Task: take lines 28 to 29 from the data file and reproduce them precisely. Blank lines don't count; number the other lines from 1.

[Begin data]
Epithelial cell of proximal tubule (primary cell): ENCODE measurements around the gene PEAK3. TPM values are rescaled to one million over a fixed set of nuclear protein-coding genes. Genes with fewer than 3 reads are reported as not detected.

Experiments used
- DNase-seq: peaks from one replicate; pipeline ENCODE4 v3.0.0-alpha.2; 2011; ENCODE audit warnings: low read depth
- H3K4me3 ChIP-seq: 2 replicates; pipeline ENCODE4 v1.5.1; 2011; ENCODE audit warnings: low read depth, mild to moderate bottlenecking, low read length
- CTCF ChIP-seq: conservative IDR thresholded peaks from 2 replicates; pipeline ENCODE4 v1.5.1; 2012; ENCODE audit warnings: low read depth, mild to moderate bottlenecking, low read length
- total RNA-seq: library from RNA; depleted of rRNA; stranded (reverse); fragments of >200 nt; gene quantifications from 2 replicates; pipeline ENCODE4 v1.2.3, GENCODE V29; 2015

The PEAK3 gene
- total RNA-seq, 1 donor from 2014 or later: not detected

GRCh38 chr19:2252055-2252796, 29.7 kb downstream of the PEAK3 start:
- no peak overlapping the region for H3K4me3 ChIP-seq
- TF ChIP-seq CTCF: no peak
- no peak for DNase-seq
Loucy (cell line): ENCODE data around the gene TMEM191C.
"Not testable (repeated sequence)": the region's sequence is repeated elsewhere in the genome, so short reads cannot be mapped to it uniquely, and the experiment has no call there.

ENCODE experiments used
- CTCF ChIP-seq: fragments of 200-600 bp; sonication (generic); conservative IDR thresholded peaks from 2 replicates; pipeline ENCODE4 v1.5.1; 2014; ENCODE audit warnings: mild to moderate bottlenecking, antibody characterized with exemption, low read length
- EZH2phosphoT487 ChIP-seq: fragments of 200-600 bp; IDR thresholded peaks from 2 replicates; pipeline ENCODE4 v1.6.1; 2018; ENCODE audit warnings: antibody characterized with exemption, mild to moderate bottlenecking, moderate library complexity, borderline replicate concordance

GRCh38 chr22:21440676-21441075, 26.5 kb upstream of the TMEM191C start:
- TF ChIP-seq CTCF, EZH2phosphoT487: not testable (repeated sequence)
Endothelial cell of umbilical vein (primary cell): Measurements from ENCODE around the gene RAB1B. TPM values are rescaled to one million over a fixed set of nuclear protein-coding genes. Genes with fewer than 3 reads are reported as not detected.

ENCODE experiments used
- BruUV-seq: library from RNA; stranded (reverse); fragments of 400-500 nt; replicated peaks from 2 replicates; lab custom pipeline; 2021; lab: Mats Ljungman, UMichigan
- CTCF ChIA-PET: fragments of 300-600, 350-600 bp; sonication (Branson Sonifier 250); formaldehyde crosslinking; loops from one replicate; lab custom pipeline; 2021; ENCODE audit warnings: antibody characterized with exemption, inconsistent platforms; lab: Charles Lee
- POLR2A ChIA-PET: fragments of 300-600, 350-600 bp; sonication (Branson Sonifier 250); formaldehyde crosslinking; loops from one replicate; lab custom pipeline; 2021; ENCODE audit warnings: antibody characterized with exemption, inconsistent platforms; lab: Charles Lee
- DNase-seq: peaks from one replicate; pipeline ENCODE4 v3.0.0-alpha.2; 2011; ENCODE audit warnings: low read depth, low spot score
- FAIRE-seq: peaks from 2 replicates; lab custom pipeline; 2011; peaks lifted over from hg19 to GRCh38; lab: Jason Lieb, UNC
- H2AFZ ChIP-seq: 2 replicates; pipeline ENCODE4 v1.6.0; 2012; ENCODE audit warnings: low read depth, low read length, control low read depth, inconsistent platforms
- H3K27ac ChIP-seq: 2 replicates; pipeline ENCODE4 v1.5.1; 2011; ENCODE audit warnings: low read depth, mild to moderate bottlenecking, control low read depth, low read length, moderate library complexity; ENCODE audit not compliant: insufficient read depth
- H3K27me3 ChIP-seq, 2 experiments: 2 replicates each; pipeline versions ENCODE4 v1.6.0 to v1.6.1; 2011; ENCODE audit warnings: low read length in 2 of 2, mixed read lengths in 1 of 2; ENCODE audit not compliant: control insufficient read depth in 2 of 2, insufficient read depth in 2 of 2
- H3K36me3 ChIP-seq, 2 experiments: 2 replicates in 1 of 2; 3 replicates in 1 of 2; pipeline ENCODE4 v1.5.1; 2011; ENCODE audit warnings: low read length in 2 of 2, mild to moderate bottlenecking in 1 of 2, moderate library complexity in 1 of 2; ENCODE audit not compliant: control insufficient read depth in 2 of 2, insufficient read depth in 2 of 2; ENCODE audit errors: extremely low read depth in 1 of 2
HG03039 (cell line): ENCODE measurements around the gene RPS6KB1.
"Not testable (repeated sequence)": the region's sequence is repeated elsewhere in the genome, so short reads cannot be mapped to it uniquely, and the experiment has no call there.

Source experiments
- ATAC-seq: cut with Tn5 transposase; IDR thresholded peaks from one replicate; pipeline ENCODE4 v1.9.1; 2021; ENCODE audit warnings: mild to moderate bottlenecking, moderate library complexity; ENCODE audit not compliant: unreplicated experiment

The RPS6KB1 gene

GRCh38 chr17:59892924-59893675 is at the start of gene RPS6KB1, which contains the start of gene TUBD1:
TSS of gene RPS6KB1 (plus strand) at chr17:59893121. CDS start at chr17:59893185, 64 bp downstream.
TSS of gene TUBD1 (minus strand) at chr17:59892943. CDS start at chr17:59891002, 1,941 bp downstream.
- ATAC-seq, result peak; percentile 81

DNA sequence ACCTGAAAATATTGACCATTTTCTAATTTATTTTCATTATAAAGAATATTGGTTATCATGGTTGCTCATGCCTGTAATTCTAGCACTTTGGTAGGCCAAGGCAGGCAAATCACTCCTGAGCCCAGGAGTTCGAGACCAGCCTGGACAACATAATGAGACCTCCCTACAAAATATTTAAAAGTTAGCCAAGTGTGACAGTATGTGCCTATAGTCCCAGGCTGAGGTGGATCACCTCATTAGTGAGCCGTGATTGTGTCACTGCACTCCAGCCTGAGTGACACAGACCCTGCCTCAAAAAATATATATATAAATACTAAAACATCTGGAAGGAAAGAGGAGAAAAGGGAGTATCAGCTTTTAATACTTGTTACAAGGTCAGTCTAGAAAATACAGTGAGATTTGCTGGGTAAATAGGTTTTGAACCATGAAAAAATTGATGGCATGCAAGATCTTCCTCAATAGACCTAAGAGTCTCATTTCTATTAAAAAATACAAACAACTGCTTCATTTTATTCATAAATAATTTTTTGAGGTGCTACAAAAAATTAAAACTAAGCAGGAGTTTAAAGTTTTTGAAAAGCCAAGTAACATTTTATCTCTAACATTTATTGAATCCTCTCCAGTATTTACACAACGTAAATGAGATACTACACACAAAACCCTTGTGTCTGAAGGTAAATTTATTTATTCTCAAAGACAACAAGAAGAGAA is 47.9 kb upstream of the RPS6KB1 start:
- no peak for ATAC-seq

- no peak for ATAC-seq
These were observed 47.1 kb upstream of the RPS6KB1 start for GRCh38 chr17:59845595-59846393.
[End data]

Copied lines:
- H3K27ac ChIP-seq: 2 replicates; pipeline ENCODE4 v1.5.1; 2011; ENCODE audit warnings: low read depth, mild to moderate bottlenecking, control low read depth, low read length, moderate library complexity; ENCODE audit not compliant: insufficient read depth
- H3K27me3 ChIP-seq, 2 experiments: 2 replicates each; pipeline versions ENCODE4 v1.6.0 to v1.6.1; 2011; ENCODE audit warnings: low read length in 2 of 2, mixed read lengths in 1 of 2; ENCODE audit not compliant: control insufficient read depth in 2 of 2, insufficient read depth in 2 of 2